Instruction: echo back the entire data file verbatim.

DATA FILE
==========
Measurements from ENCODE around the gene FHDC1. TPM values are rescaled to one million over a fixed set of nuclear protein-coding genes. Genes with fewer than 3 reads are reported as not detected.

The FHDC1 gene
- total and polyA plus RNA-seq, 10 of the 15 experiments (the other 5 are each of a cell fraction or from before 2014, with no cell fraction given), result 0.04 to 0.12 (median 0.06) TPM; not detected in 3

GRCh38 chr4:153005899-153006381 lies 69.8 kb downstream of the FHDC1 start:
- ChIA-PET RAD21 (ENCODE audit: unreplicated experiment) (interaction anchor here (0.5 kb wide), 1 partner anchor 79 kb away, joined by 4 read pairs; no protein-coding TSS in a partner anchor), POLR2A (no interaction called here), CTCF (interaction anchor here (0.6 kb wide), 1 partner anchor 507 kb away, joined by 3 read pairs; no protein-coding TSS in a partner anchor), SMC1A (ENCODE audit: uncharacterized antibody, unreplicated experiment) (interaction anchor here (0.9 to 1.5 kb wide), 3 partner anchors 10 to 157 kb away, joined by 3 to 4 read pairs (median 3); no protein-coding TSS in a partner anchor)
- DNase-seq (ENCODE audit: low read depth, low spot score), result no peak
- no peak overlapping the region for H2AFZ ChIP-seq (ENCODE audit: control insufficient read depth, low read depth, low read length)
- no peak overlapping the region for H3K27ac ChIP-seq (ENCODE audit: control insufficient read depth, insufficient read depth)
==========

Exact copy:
Measurements from ENCODE around the gene FHDC1. TPM values are rescaled to one million over a fixed set of nuclear protein-coding genes. Genes with fewer than 3 reads are reported as not detected.

The FHDC1 gene
- total and polyA plus RNA-seq, 10 of the 15 experiments (the other 5 are each of a cell fraction or from before 2014, with no cell fraction given), result 0.04 to 0.12 (median 0.06) TPM; not detected in 3

GRCh38 chr4:153005899-153006381 lies 69.8 kb downstream of the FHDC1 start:
- ChIA-PET RAD21 (ENCODE audit: unreplicated experiment) (interaction anchor here (0.5 kb wide), 1 partner anchor 79 kb away, joined by 4 read pairs; no protein-coding TSS in a partner anchor), POLR2A (no interaction called here), CTCF (interaction anchor here (0.6 kb wide), 1 partner anchor 507 kb away, joined by 3 read pairs; no protein-coding TSS in a partner anchor), SMC1A (ENCODE audit: uncharacterized antibody, unreplicated experiment) (interaction anchor here (0.9 to 1.5 kb wide), 3 partner anchors 10 to 157 kb away, joined by 3 to 4 read pairs (median 3); no protein-coding TSS in a partner anchor)
- DNase-seq (ENCODE audit: low read depth, low spot score), result no peak
- no peak overlapping the region for H2AFZ ChIP-seq (ENCODE audit: control insufficient read depth, low read depth, low read length)
- no peak overlapping the region for H3K27ac ChIP-seq (ENCODE audit: control insufficient read depth, insufficient read depth)